In April, 1877, I took some soldiers and went to a fort near Walla Walla, Washington, many miles south of Fort Lapwai. Here I met Ollicut, who came to represent his brother, who was sick. At his request I agreed to meet Joseph and his friends or Tillicums in twelve days at Lapwai, Idaho, and we all hoped that the meeting would result in a good peace. When I arrived at Fort Lapwai twelve days later an immense tent was ready for the Council. Joseph, with about fifty Indians, had spent the night near-by in handsome Indian lodges. His many ponies, watched by Indian lads, were feeding on the banks of Lapwai Creek. All was excitement, as with some officers I waited for the Indians to come that sunny morning to the "big talk." At last they came, riding slowly up the grassy valley, a long rank of men, all on ponies, followed by the women and children. Joseph and Ollicut rode side by side. The faces of all the Indians were painted bright red, the paint covering the partings of the hair, the braids of the warriors' hair tied with strips of white and scarlet. No weapons were in sight except tomahawk-pipes and sheath knives in their belts. Everything was ornamented with beads. The women wore bright-colored shawls and skirts of cotton to the top of their moccasins.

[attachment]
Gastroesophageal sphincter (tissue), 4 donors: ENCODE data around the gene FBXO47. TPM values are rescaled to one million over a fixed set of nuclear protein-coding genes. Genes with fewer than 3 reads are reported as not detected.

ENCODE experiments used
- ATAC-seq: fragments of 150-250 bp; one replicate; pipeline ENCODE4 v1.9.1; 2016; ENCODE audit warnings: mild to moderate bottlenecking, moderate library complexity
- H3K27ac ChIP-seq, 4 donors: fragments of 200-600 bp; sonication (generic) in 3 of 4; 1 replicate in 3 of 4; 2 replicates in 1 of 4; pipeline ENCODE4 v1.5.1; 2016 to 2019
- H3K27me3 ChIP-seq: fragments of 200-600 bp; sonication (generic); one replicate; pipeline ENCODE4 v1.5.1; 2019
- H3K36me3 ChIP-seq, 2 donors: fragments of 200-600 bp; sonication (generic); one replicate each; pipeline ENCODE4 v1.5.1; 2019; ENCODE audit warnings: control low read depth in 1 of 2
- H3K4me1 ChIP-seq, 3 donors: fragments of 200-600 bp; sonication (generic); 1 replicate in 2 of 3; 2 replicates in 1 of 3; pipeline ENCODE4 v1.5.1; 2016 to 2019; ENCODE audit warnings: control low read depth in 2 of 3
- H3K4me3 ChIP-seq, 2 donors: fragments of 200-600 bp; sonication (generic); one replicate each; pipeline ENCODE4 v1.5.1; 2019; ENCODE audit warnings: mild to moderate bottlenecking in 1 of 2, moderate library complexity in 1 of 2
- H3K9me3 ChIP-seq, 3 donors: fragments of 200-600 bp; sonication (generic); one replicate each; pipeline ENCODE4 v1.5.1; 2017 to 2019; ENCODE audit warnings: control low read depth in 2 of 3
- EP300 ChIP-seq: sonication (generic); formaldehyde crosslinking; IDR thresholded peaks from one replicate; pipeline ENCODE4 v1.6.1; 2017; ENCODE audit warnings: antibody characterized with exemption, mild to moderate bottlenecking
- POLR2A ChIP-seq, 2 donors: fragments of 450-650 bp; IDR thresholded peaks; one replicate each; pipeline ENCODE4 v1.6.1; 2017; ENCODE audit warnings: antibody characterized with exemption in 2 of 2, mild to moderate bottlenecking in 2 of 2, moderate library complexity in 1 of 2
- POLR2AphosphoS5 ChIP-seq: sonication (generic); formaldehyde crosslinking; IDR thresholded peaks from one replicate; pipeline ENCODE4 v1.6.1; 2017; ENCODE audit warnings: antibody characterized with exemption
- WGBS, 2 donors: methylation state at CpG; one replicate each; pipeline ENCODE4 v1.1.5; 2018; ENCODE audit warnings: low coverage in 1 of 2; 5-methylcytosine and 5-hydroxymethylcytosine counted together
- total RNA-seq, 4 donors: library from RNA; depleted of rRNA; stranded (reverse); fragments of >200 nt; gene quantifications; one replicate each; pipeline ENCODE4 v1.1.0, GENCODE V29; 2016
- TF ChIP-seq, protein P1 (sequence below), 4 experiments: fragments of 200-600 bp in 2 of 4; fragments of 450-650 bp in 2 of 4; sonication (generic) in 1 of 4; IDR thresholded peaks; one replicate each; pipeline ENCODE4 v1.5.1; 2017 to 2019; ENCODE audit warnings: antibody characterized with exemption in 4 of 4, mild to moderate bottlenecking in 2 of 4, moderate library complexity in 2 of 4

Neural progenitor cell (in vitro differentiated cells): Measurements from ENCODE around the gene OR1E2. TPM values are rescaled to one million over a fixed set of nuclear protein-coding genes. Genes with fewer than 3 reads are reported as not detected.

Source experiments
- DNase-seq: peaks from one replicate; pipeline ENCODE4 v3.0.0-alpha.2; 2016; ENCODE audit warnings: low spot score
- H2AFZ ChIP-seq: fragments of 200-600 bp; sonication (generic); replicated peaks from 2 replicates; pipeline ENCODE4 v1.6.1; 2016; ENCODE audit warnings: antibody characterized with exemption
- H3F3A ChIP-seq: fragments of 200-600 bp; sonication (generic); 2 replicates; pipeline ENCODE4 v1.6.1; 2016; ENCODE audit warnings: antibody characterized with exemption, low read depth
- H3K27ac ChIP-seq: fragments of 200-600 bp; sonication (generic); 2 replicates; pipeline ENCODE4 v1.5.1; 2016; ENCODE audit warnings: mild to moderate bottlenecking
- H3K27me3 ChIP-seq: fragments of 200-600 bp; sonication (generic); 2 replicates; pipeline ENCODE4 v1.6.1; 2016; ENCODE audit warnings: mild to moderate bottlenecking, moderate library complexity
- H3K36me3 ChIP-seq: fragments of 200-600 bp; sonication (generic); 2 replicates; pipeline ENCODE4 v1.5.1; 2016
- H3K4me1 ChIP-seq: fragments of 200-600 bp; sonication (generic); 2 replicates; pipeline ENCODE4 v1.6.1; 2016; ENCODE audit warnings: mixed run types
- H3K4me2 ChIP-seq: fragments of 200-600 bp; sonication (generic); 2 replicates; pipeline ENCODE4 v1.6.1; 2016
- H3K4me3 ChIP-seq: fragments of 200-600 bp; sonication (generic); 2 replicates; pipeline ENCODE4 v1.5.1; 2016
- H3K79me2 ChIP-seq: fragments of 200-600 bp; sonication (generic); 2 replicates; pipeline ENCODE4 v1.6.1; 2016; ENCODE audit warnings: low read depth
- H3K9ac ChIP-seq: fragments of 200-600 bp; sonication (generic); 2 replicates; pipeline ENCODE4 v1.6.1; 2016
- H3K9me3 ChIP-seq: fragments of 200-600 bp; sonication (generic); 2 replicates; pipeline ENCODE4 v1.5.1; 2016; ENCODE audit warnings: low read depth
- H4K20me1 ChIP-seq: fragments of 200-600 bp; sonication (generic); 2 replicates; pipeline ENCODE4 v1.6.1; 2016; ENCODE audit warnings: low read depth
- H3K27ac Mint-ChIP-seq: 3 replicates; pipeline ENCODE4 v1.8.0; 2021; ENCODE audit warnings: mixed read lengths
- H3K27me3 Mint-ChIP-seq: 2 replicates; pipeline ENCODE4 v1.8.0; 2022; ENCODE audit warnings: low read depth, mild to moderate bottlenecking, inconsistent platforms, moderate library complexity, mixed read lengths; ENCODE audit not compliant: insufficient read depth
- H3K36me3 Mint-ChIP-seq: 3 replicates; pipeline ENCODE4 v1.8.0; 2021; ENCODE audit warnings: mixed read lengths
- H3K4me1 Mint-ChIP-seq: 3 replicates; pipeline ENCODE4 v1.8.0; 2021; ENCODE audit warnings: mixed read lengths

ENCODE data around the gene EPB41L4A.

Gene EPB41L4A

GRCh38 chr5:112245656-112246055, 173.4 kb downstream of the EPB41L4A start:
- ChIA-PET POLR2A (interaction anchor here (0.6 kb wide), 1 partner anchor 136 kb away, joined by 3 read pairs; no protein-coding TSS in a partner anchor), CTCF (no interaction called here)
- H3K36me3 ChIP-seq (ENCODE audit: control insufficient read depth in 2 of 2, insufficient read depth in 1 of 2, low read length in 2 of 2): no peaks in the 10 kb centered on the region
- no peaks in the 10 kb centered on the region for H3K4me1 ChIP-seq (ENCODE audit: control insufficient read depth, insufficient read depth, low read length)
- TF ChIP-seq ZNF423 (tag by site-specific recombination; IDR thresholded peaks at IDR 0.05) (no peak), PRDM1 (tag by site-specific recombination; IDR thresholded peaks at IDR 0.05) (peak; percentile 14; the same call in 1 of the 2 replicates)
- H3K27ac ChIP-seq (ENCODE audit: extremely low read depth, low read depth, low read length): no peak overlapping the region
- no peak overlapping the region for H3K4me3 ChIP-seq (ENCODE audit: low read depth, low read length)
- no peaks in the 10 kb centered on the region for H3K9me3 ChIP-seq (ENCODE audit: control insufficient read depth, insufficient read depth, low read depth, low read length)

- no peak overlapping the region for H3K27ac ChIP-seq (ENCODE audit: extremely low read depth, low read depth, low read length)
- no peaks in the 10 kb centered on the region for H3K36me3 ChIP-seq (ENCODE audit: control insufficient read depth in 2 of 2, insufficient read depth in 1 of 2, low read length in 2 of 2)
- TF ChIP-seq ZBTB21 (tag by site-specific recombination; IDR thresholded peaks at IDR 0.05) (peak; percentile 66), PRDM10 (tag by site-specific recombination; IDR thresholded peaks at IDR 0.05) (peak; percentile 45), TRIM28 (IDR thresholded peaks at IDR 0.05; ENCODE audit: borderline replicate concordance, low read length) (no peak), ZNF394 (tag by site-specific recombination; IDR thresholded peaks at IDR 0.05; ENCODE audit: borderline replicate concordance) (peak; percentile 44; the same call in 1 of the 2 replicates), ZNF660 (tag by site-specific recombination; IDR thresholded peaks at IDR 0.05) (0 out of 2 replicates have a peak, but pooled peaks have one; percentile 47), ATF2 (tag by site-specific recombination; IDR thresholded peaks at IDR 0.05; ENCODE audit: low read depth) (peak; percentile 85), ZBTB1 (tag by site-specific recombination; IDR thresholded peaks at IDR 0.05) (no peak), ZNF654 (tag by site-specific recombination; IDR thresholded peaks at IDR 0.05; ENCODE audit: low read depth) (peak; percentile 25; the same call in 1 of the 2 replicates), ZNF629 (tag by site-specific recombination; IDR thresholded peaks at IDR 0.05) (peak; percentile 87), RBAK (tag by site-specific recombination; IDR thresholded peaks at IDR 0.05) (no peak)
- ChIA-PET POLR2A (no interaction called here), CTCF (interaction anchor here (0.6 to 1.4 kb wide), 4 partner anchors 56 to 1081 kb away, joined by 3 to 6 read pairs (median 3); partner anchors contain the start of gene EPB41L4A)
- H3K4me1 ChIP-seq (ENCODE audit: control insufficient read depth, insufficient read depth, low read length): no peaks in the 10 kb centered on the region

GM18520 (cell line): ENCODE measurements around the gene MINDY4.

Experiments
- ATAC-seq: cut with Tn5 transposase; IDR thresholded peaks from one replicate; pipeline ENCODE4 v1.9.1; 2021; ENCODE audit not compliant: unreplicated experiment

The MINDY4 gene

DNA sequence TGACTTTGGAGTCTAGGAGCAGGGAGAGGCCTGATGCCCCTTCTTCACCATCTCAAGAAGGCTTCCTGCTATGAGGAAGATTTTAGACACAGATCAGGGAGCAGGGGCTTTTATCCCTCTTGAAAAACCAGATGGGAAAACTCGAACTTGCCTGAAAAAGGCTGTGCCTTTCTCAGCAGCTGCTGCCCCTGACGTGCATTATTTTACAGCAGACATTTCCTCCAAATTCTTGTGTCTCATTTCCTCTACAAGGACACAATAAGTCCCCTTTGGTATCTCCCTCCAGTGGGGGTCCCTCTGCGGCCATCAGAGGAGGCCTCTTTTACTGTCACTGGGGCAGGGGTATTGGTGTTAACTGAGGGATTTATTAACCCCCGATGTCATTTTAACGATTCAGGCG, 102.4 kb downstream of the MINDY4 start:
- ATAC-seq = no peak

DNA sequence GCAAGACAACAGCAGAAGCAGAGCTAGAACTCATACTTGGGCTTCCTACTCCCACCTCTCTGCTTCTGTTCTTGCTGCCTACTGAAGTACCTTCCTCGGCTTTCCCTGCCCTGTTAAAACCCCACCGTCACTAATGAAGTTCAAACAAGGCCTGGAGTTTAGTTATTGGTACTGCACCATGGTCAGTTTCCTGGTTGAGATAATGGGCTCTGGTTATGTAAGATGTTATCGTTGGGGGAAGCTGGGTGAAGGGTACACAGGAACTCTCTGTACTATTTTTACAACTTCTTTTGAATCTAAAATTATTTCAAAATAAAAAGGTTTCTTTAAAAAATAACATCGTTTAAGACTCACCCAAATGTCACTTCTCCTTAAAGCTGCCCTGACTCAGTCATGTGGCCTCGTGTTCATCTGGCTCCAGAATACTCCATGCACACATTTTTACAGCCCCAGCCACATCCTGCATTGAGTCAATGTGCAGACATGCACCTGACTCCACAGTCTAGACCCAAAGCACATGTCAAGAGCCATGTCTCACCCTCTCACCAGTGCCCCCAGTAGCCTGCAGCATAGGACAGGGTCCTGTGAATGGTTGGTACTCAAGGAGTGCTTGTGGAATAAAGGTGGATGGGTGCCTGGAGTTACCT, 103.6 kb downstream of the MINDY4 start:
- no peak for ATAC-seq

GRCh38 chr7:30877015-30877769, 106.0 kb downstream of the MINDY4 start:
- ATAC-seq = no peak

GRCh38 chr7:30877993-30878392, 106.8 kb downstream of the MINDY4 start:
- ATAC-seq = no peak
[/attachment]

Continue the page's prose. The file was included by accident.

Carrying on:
They all came up and formed a line facing our square inclosure; then they began a song. The song was wild and shrill and fierce, yet so plaintive at times it was almost like weeping, and made us sorry for them, although we could not but be glad that there were not five hundred instead of fifty.

They turned off to the right and swept around
outside our fence, keeping up the strange song all the way around the fort, where it broke up into irregular bubblings like mountain streams tumbling over stones.

Then the women and children rode away at a gallop and the braves, leaving their ponies, came in all in a single file with Joseph ahead. They passed us, each one formally shaking hands, and then we sat down in the big tent, and the pow-wow began. I spoke to Joseph and told him that his brother Ollicut had said to me twelve days ago in Walla Walla that he wished to see me— now I was ready to listen to what he wished to say. Joseph then said that White Bird's Indians were coming; they were to be here soon and we must not be in a hurry, but wait for them. So we put off the "big talk" till the next day.

Again the Indians went through the same performance and again we were ready. White Bird had arrived and with a white eagle wing in his hand sat beside Joseph. Joseph introduced him to me, saying: "This is White Bird; it is the first time he has seen you." There was also an old chief, Too-hul-hul-sote, who hated white men. When they were seated again I told them that the President wanted them all to come up to a part of Lapwai, where nobody lived, and take up the vacant reservations, for the other lands had been given to the white men and other Indians.